» Use of Medications Among Veterans with PTSD Common – and Commonly Problematic

Use of Medications Among Veterans with PTSD Common – and Commonly Problematic

Tampa, FL (Law Firm Newswire) August 21, 2014 - Veterans, especially vets with PTSD, are much more likely to overuse drugs than the general public.

Nearly 70 percent of Americans take at least one prescription drug regularly, and more than 50 percent are on at least two prescriptions. Multiple prescription drug use in the United States is fairly common, as 20 percent of Americans take five or more prescribed medications. Researchers have routinely noted that antidepressants and painkillers are among the most common prescriptions written, and both classes of medication hold risks and potentially serious side effects.

Among veterans, particularly those who have been diagnosed with post-traumatic stress disorder (PTSD), prescription painkillers and antidepressants can become an especially tangled problem.

The use of and dependence on antidepressants and painkillers is a serious matter among the general public, but these concerns pale against the number of veterans who take medications in high numbers. Indeed, surveys among veterans have found that one in three former members of the military say they are on 10 different medications. Servicemen and women are, on average, prescribed narcotic painkillers three times as often as civilians.

Painkillers and antidepressants are routinely used to treat conditions such as PTSD in troops who have returned from the war front. “Prescription medications for serious conditions like PTSD offer a relatively easy and commonplace treatment option for veterans,” said David Magann, an attorney from the Tampa, Florida area who specializes in serving the legal needs of veterans. “The hard part is avoiding misuse, particularly in situations where veterans are already addicted to alcohol or non-prescribed drugs.”

The list of medications that veterans with PTSD are often prescribed is a stock list of well-known pharmacy drugs — Prozac, Percocet, Vicodin, Klonopin, Seroquel, tremadol, escitalopram, morphine, cortisone, lidocaine, Motrin and more — and the effects of so many medications at once can leave many veterans feeling wiped out, wanting to do nothing more than go to bed. The problem is so bad that some veterans attempt to quit taking any medications, at least for short periods of time.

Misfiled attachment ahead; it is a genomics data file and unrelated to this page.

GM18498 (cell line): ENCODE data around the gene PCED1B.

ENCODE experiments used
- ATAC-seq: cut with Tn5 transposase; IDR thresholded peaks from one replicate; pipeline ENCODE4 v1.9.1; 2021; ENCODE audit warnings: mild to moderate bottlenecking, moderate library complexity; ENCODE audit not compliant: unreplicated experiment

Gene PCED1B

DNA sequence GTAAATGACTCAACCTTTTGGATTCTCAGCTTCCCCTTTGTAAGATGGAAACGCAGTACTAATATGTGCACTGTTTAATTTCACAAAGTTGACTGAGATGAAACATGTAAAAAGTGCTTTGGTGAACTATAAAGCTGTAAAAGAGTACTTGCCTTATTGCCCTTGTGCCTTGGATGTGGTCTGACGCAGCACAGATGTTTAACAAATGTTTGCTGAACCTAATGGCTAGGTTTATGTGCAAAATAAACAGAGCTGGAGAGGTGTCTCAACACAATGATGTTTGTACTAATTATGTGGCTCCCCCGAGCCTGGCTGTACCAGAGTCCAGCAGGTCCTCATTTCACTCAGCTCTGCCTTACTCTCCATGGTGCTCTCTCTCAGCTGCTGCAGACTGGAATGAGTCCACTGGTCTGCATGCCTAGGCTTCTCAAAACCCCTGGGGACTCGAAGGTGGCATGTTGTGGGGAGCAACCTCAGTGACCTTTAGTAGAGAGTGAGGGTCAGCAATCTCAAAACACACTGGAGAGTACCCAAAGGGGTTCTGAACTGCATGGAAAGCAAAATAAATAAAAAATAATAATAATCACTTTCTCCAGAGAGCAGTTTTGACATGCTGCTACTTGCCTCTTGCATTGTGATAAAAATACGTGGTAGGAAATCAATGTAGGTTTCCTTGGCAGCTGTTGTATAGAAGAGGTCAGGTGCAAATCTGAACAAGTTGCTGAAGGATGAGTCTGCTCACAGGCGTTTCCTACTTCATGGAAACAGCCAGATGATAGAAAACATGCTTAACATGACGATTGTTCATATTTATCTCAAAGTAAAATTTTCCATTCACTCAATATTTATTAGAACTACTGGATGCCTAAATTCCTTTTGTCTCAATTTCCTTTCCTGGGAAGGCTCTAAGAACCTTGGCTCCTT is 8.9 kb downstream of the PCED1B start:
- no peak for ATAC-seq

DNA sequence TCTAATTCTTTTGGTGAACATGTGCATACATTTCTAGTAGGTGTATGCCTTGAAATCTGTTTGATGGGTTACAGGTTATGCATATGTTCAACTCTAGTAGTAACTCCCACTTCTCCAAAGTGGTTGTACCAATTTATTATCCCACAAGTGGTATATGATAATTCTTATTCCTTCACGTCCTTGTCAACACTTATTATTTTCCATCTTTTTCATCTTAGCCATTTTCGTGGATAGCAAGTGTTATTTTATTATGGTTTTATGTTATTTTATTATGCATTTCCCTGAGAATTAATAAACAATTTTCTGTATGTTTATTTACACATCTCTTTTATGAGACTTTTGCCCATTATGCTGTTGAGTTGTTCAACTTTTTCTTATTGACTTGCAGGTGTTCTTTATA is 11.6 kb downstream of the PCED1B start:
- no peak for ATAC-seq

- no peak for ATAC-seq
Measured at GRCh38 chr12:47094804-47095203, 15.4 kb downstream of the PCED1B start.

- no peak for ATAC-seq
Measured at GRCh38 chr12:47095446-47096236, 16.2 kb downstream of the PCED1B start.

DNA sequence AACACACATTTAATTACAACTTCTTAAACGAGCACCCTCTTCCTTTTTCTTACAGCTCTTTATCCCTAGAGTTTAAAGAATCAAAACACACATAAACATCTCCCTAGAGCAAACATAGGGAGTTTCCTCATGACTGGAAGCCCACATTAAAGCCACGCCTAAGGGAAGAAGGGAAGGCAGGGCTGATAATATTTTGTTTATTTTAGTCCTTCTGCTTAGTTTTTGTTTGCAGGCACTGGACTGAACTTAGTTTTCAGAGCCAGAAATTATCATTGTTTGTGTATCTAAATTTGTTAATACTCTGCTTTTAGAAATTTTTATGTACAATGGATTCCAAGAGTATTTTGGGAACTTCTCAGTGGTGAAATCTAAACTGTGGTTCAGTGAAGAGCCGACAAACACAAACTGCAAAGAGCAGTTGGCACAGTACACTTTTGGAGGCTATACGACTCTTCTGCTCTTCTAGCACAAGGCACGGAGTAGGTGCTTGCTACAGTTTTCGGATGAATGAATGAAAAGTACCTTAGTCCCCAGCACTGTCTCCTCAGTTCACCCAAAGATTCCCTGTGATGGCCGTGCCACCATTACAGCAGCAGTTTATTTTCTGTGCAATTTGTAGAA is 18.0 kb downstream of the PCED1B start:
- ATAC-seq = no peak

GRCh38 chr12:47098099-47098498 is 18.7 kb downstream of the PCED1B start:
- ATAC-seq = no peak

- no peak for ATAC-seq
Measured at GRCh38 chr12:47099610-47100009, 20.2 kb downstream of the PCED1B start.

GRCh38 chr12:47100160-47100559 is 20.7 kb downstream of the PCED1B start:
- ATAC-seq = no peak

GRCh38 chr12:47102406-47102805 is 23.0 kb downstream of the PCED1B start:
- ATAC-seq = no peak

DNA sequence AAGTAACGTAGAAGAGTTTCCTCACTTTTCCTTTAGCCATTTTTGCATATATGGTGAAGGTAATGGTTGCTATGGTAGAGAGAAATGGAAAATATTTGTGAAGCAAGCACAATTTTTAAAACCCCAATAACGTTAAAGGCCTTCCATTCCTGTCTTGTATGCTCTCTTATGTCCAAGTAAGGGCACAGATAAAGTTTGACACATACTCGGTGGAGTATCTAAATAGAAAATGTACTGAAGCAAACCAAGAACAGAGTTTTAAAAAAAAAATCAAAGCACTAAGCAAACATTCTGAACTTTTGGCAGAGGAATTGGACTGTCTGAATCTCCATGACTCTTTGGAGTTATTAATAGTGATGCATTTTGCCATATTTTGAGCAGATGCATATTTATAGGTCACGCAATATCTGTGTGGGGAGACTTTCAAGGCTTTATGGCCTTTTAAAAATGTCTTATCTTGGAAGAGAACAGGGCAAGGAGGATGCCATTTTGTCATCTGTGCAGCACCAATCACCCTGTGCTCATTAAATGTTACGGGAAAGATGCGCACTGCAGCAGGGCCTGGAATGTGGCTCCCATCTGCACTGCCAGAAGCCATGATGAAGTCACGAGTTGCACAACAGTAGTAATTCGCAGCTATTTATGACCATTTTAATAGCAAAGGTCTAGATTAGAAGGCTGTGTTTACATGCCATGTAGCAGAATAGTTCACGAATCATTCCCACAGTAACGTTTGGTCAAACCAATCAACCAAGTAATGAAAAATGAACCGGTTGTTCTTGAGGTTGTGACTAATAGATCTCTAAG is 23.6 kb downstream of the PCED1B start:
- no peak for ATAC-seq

“Medications, when used properly and under the supervision of a physician, can help veterans with PTSD, but there is always the potential for dependence and overuse,” Magann said. “It’s a delicate trade-off between potential benefit and potential detriment.”

David W. Magann, P.A.
Main Office:
156 W. Robertson St.
Brandon, FL 33511
Call: (813) 657-9175

Tampa Office:
4012 Gunn Highway #165
Tampa, Florida 33618


View Larger Map

  • Veterans Statistics At A Glance
    Gulf War Veterans, Persian Gulf War, The Global War on Terror (GWOT), Operation Enduring Freedom (OEF), Operation Iraqi Freedom (OIF), Operation Freedom’s Sentinel (OFS) and ongoing conflicts : Gulf War-era II veterans served on active duty in the U.S. Armed Forces any time since September 2001. In 2015, there were 3.6 million veterans who had served during Gulf War Era II. U.S. combat operations in Afghanistan ended on December 31, 2014. As part of Operation FREEDOM’S SENTINEL (OFS), U.S. forces remain in the country to participate in a coalition mission to train, advise, and assist Afghan National Defense and Security […]
  • Agent Orange Claims
    The VA’s general regulations implementing the laws related to Agent Orange are found at 38 C.F.R. § 3.307. Also, specific provisions relating to Agent Orange are found at 38 U.S.C. § 1116. In essence, specific medical conditions are presumed to be related to exposure to Agent Orange in service. The claim will still need to be supported by an adequate medical diagnosis of the condition and proof of those requirements for service location(s) as outlined below. Generally, veterans who served in the Country of Vietnam are presumed to have been exposed, but other types of exposure may require direct proof. […]
  • Camp Lejeune: Water Contamination Update, Presumptive Conditions
    From the 1950s through the 1980s, people living or working at the U.S. Marine Corps Base Camp Lejeune, North Carolina, were potentially exposed to drinking water contaminated with industrial solvents, benzene, and other chemicals. VA has established a presumptive service connection for Veterans, Reservists, and National Guard members exposed to contaminants in the water supply at Camp Lejeune from August 1, 1953 through December 31, 1987 who later developed one of the following eight diseases: Adult leukemia Aplastic anemia and other myelodysplastic syndromes Bladder cancer Kidney cancer Liver cancer Multiple myeloma Non-Hodgkin’s lymphoma Parkinson’s disease Presently, these conditions are the only […]

See other news sources publishing this article. BETA | Tags: , , , , ,



Get headlines from Law Firm Newswire sent right to your inbox.

* indicates required